After Chalkbeat obtained a copy of the email and followed up with questions to the city department’s press office, a spokeswoman downplayed any disagreement and said the issue was headed toward an amicable settlement.  She said that the city was working with the governor’s office to comply with the state’s Minority/Woman-owned Business Enterprise law.

“The DOE is finalizing a robust [Minority and Women Business Enterprises] plan, and we are working towards fuller MWBE participation in the coming year to ensure we receive this critical funding,” said the spokeswoman, Devora Kaye. “We are examining ways we can support schools and programs this upcoming year, in case there is a delay in funding.”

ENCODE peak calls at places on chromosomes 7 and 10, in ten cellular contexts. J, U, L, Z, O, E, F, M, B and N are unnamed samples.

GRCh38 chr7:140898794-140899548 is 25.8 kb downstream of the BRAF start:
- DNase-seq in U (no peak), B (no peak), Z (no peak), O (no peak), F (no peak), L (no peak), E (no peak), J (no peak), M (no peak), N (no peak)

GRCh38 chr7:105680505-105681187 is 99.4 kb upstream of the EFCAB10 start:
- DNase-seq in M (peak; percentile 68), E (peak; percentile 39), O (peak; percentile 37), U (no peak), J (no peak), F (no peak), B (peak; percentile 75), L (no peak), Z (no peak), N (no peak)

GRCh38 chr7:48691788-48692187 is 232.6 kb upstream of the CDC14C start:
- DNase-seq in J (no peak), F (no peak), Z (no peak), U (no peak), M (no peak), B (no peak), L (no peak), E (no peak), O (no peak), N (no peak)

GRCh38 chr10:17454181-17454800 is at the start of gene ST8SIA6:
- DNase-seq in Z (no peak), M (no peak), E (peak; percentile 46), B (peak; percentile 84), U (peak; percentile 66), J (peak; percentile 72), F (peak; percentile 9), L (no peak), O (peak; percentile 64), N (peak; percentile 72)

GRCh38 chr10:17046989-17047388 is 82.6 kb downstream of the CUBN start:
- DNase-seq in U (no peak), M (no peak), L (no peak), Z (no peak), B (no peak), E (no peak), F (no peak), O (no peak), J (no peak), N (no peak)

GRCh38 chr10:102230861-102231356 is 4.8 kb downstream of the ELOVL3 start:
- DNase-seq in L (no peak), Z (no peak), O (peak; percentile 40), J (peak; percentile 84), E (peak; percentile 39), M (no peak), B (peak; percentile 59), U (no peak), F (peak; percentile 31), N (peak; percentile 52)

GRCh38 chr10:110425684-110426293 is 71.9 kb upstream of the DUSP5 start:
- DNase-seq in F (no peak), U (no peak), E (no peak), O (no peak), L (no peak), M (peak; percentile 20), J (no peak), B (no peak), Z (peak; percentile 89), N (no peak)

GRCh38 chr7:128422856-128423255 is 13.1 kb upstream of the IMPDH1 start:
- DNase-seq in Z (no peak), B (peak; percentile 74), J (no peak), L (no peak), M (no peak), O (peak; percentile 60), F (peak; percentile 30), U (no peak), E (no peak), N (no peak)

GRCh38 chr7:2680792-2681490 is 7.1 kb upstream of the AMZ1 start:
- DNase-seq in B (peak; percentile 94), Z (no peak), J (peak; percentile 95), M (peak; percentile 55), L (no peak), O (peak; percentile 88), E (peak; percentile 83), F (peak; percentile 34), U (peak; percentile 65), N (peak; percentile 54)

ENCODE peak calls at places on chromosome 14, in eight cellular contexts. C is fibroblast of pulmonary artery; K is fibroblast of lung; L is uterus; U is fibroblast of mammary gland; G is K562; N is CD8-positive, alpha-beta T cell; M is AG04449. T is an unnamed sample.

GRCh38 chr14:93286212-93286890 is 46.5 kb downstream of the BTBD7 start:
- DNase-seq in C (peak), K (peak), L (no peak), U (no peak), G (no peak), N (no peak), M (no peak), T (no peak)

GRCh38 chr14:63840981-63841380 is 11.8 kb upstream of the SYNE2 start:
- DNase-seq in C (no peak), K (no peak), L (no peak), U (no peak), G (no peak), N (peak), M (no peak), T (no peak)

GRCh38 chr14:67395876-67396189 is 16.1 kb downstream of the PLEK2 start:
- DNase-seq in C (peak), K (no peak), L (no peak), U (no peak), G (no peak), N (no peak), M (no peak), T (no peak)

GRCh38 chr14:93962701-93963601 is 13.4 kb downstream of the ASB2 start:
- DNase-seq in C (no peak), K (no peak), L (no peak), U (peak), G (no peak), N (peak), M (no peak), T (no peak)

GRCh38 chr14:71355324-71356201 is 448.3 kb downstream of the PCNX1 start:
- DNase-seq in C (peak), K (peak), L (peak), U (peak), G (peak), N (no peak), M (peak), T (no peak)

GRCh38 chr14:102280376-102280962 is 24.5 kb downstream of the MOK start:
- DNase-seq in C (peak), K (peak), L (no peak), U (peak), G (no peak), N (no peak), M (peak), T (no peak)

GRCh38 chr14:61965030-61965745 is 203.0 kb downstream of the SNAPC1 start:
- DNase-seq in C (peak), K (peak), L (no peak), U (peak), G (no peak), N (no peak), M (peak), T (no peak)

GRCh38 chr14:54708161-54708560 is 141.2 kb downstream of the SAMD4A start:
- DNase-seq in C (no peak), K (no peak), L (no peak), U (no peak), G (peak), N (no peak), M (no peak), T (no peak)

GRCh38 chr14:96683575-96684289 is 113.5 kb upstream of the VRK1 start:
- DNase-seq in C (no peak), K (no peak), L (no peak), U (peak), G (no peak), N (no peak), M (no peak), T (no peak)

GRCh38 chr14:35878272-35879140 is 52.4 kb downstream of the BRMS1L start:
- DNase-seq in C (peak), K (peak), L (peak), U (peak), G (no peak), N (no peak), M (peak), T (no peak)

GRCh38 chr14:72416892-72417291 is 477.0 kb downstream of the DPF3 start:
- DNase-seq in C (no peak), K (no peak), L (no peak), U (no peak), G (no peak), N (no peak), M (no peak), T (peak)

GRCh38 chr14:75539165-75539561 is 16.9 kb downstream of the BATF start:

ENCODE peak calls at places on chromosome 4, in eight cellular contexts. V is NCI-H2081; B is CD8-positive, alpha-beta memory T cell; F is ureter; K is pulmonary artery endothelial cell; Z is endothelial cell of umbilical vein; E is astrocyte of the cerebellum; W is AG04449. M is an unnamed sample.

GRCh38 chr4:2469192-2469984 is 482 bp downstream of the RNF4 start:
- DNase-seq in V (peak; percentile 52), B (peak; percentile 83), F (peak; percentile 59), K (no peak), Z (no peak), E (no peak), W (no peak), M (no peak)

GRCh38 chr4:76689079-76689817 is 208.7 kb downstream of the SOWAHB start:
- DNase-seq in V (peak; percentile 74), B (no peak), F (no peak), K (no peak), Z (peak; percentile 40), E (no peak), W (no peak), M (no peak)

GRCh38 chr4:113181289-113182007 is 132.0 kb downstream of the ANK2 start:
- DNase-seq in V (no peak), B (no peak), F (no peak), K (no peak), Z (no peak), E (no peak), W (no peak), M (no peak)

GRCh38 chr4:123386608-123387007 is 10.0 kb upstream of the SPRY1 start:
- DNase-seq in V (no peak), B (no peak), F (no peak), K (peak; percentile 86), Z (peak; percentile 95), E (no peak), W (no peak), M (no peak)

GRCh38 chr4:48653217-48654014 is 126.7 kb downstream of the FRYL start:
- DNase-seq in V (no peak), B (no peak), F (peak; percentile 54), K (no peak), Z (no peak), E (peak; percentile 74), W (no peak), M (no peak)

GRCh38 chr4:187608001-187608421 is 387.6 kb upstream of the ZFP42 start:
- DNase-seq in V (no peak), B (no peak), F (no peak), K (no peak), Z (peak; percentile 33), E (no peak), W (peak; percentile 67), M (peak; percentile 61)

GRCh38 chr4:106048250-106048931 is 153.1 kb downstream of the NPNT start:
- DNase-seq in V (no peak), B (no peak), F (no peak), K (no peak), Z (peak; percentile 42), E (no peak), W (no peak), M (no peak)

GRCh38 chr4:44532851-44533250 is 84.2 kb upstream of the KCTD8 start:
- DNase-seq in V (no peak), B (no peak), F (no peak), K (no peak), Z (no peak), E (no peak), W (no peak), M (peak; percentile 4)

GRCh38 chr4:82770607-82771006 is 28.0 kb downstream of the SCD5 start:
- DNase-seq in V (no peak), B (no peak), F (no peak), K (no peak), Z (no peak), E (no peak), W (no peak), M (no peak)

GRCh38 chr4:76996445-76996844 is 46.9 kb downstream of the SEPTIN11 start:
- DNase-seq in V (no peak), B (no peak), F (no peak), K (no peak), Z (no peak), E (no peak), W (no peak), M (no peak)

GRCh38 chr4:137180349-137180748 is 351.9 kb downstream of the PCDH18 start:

defensor escolar

Memphis parent advocacy group trains first Spanish-speaking cohort

PHOTO: Caroline Bauman
Manuela Martinez (center left) and Lidia Sauceda (center right) are among 19 parents in the first Spanish-speaking class of Memphis Lift’s Public Advocate Fellowship.

Manuela Martinez doesn’t want Spanish-speaking families to get lost in the fast-changing education landscape in Memphis as the city’s Hispanic population continues to grow.

The mother of two students is among 19 parents in the first Spanish-speaking class of Memphis Lift’s Public Advocate Fellowship, a program that trains parents on local education issues.

“We want to be more informed,” said Martinez, whose children attend Shelby County Schools. “I didn’t know I had much of voice or could change things at my child’s school. But I’m learning a lot about schools in Memphis, and how I can be a bigger part.”

More than 200 Memphians have gone through the 10-week fellowship program since the parent advocacy group launched two years ago. The vast majority have been African-Americans.